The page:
One threat to a check-in service governed by users is digital litter. For instance, it used to be when you wanted to mark your location on a social network such as Foursquare that you’d get listings of places such as “Seat 23A” or “this rocking chair on the porch.” That’s still the case, but it’s much less frequent in the United States; overseas, however, it could be a big problem in the United Kingdom, where Foursquare is just now starting to emerge. Feedback’s Dean Browell outlines the threat of what he calls “Foursqualor” on iMedia Connection:
Perhaps [initial users] thought they were being helpful, but I suspect most of the reasoning behind “Seat 23A” or “This Tollbooth” had to do with boredom or a surreptitious motive to become mayor of something (anything) and therefore accumulate points. The problem was, the lowest level of engagement in Foursquare is supposed to be the check-in, not the creation of locations. By creating instead of interacting they were diluting the major concept. And worse yet, they were creating a mess for anyone else looking in, trying to check in.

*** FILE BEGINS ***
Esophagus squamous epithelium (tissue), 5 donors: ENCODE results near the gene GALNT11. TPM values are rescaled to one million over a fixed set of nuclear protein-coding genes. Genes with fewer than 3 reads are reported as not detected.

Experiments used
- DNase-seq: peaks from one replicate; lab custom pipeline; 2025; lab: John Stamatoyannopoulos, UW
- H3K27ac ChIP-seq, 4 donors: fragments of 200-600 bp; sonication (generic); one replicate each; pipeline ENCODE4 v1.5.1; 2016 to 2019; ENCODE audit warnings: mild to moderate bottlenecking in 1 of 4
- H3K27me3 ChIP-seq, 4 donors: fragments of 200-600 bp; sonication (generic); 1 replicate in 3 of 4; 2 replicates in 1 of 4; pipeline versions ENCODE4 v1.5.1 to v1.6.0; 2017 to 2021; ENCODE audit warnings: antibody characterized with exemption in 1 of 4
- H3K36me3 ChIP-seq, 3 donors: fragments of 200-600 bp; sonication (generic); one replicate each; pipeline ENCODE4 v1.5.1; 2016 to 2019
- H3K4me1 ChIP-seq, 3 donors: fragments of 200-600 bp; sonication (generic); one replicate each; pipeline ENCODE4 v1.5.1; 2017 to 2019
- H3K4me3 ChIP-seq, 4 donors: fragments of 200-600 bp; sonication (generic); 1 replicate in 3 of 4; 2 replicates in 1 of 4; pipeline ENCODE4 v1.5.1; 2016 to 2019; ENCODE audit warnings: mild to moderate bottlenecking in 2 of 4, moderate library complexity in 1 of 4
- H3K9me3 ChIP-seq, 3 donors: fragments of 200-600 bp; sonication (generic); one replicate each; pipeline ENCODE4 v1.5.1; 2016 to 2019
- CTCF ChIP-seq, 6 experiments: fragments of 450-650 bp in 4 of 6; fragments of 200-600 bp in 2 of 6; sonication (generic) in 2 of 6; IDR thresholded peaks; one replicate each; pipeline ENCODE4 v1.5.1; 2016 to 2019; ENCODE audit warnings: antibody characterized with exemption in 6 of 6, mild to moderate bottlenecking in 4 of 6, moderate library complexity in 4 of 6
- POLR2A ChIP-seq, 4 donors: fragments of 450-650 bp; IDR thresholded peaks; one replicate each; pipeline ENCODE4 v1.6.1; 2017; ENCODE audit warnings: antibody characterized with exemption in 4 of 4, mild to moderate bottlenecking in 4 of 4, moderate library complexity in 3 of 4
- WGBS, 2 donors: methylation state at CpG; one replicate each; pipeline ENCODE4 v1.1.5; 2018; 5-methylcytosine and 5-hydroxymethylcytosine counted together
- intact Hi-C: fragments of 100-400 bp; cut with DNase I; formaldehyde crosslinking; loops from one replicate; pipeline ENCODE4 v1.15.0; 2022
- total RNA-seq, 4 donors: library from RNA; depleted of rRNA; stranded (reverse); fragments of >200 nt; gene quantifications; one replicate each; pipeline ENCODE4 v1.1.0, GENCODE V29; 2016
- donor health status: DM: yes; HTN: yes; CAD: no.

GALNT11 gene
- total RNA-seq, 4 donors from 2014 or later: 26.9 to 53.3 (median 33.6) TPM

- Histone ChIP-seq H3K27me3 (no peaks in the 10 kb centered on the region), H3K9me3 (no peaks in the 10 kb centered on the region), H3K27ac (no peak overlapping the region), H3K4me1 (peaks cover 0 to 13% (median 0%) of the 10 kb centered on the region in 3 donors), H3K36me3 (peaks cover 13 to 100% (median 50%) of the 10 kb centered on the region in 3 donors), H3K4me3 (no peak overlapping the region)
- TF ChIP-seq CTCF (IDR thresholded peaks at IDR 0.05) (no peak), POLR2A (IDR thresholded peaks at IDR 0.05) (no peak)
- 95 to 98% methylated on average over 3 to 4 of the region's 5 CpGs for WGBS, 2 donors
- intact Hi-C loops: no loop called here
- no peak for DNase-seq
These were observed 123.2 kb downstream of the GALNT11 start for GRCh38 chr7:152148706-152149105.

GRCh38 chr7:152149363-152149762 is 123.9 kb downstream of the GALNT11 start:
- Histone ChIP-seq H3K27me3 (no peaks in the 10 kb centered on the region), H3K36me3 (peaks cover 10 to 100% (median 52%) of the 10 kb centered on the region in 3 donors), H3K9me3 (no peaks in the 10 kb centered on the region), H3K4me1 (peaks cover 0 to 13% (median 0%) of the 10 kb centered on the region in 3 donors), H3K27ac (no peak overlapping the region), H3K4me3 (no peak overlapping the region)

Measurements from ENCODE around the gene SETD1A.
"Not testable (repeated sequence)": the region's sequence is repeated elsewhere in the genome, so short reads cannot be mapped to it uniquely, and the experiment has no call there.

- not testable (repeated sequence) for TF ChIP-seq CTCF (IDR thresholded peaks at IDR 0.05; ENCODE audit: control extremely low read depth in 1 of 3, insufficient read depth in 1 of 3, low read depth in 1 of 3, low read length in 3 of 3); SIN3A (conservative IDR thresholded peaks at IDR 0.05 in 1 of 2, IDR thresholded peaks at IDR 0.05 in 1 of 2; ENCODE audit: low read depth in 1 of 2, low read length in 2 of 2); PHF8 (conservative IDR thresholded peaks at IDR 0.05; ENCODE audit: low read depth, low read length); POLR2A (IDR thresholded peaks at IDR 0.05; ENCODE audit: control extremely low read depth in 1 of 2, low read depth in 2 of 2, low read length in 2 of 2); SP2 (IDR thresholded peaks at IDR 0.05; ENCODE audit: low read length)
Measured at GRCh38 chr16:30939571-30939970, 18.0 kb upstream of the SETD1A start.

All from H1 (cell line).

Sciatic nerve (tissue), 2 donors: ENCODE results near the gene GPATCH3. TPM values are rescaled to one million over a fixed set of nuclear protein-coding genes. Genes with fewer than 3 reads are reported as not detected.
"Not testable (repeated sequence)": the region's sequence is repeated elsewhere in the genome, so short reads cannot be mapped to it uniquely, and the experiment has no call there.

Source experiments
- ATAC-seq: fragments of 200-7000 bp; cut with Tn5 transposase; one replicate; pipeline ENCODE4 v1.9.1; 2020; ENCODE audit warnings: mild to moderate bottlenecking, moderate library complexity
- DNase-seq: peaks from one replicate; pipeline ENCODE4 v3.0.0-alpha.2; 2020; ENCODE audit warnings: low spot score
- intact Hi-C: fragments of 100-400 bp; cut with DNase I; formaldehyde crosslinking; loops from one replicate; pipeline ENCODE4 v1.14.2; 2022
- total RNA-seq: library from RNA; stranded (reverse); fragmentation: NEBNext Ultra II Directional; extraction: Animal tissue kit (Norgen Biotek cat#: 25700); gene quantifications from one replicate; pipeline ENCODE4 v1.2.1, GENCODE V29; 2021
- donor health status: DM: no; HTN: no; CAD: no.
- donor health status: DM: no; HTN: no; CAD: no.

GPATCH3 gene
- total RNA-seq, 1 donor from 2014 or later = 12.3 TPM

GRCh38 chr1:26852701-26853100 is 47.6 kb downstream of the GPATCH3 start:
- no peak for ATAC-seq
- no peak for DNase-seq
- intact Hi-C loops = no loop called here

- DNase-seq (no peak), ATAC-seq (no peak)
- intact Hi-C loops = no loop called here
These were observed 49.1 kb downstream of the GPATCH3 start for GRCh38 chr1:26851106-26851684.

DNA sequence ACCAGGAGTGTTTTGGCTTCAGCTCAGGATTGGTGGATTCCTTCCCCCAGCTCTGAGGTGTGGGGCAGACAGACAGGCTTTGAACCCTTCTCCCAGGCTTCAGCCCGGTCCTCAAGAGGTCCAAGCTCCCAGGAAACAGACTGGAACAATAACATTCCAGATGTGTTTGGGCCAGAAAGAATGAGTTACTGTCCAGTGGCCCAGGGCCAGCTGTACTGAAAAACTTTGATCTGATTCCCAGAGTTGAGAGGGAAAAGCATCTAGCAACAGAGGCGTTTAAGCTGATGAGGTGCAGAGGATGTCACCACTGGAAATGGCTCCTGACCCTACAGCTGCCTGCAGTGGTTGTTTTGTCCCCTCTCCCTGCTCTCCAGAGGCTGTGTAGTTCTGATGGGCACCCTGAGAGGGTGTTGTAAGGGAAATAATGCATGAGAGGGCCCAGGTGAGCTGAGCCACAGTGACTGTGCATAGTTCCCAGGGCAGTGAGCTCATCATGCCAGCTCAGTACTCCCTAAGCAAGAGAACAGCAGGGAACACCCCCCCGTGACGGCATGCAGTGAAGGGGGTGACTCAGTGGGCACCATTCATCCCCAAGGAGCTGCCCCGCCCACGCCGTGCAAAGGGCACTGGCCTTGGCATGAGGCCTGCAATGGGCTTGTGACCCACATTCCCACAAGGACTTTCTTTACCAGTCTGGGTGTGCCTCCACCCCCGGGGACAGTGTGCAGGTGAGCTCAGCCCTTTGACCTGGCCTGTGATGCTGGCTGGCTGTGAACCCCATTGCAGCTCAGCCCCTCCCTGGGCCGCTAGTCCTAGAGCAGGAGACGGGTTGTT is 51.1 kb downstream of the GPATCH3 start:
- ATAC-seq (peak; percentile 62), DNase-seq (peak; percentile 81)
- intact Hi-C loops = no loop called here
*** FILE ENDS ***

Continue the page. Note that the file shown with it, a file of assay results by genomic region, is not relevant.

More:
Landing in any major airport in 2010 and trying to check into Foursquare meant scrolling past all of this Foursqualor in order to find the actual airport. Check-ins to dozens of seats, gates, regular commuter flights at even the smallest airport crowded the screen. With airport names sometimes invoking some local politician or patron saint of flying, mere searches would not always help. Later, Foursquare would appropriately weight these major hubs so they appeared towards the top of the list when you were nearby. But for a while a casual Foursquare user could be forgiven for just getting fed up with the chaff, the atmosphere of waste, the annoying litter of the fake-or-worse locations.
In London, however, this issue seems to be worse as the general population interested in potentially using Foursquare is far more diverse. In the U.S., you were dealing with a savvy first-mover who didn’t mind (and potentially relished) the clean-up and pruning while the general public gave Foursquare a chance after many of the corrections had been made. In the U.K., a cross-demographic shift to social with these tools in place would mean newcomers could be turned off immediately by the digital litter and abandon Foursquare altogether. For Foursquare to take hold in the U.K. will require a base of superusers who can make changes to locations easily, reporting, policing and editing venues as needed. More at the link.